He also states that this was not a humanitarian act on Lincoln’s part, but rather a political one.  That is misleading.  Since the war began in 1861, Great Britain, who bought southern cotton and whose best interests included a weak America, subtly supported the South. In order to block an  official alliance, Lincoln issued the Emancipation Proclamation. By making the war explicitly about slavery, the English (who, as a nation had been among the first to condemn slavery, banning it entirely in 1833), were unable to openly support the Confederacy.  The morality of the issue overpowered the politics.

Sale closes the piece brazenly:  “But the war was never about slavery.” Lovers of the Old South can rant all they want about Lincoln and states’ rights, throwing around high-minded ideas of the Confederacy defending a sacred way-of-life.  But everyone knows that “way-of-life” is code for “slavery.” The Civil War was caused by slavery. As someone who has lived in South Carolina her whole life, I embrace this fact, knowing that until we truly admit the errors of the past, we can’t be free of them.

Sale’s mentality is not only ignorant, but dangerous, as over-veneration of the Confederacy can justify their beliefs and lead to tragedies like the one at the Emmanuel A.M.E. church. I want Sale’s granddaughter to know that not all Southerners are blinded by the romance of our past and can see it for what it was; a corrupt system built on greed, exploitation, and a lack of concern for human life.

Comments

  1. Well done, Hannah! There’s a sociological phenomenon present among some on the losing side in every war. I forget the term for it, but it involves belief in a mythology absolving the losers from responsibility for participation, as a means of psychological defense against shame and grief, and as you said against having to change. Ordinary Germans weren’t responsible for nazis, because they “didn’t know” (what that smell was from the concentration camp outside of town), or were “just following orders”. There are still many Americans who falsely think the Vietnam conflict would have been won if only the government had remained fully committed (the government was so engaged it was waging war illegally in Laos and elsewhere, and still losing), or the public had not been fooled by “communist agitators” (the antiwar movement). That myth relies on previous ones that America only wages “just” wars, and therefore never loses because God protects us. Tell it to the Lakota.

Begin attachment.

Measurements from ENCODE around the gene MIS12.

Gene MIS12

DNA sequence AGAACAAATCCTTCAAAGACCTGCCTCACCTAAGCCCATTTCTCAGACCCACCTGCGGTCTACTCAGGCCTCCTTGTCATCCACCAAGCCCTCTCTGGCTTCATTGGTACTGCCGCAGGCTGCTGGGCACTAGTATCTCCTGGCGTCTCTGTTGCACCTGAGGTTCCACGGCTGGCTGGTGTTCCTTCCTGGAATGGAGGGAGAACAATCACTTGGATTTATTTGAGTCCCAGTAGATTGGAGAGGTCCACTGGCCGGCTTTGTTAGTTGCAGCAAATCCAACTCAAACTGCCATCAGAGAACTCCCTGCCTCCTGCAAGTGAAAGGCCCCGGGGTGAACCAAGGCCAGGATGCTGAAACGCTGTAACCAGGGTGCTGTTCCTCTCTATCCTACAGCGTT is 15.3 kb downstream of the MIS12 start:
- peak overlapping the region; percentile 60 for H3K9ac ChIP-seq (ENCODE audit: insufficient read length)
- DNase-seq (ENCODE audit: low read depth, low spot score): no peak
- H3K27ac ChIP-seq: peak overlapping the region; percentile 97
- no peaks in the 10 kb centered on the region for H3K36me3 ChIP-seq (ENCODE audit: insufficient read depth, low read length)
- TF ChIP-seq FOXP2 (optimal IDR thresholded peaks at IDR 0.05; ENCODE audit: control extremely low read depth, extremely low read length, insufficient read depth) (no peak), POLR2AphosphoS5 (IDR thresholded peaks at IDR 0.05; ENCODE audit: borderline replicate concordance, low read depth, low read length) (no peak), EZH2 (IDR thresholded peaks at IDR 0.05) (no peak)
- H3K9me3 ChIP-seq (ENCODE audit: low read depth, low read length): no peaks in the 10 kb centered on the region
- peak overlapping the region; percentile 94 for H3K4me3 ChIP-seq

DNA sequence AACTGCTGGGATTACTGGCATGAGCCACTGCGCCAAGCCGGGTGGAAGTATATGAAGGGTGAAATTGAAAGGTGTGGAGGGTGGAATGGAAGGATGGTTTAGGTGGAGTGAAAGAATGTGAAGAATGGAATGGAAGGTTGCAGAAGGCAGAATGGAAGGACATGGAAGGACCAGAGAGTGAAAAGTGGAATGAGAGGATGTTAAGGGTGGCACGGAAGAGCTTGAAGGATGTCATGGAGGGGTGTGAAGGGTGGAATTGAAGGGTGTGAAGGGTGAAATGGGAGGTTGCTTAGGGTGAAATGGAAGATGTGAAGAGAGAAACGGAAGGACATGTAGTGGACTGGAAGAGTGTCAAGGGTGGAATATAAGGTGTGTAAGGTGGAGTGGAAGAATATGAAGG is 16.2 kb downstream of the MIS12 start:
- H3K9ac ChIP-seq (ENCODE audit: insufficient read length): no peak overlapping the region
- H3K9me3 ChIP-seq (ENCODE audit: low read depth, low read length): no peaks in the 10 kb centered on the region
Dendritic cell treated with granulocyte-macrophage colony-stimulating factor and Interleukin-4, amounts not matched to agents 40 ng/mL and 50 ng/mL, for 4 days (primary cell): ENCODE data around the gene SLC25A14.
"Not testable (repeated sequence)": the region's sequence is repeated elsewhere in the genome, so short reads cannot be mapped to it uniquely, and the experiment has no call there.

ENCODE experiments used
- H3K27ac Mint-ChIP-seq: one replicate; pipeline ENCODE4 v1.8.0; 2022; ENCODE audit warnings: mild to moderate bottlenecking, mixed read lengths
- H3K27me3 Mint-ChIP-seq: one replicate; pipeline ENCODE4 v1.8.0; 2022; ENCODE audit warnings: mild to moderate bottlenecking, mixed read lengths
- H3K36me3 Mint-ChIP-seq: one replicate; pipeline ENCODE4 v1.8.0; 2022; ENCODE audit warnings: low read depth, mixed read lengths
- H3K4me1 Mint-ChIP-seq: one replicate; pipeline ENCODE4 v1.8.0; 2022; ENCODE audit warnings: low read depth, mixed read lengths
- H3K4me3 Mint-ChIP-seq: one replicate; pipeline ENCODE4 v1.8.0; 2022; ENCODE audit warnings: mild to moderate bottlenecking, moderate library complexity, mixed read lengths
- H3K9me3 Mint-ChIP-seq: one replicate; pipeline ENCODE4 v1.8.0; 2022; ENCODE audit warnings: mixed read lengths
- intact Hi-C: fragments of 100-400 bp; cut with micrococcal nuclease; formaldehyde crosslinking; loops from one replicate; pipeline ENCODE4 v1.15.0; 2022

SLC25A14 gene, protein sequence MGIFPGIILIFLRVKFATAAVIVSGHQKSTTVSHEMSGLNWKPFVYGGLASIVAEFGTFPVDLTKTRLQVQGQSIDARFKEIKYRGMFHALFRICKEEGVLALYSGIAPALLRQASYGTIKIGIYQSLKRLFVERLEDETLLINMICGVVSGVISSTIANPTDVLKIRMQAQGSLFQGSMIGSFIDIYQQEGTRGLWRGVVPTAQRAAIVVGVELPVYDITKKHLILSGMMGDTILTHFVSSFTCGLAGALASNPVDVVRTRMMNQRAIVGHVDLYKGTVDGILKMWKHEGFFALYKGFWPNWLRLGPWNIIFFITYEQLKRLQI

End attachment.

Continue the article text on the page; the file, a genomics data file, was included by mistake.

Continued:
Some raised in the south, certainly not all, still hold the romanticized justifications written about in the article. This protective re-framing of the facts is responsible for the book and film “Gone With the Wind”, which we can still examine for the power of its mythology despite being nonsense historically.

    Liked by 1 person

  2. Ulysses Grant 2016!

    Like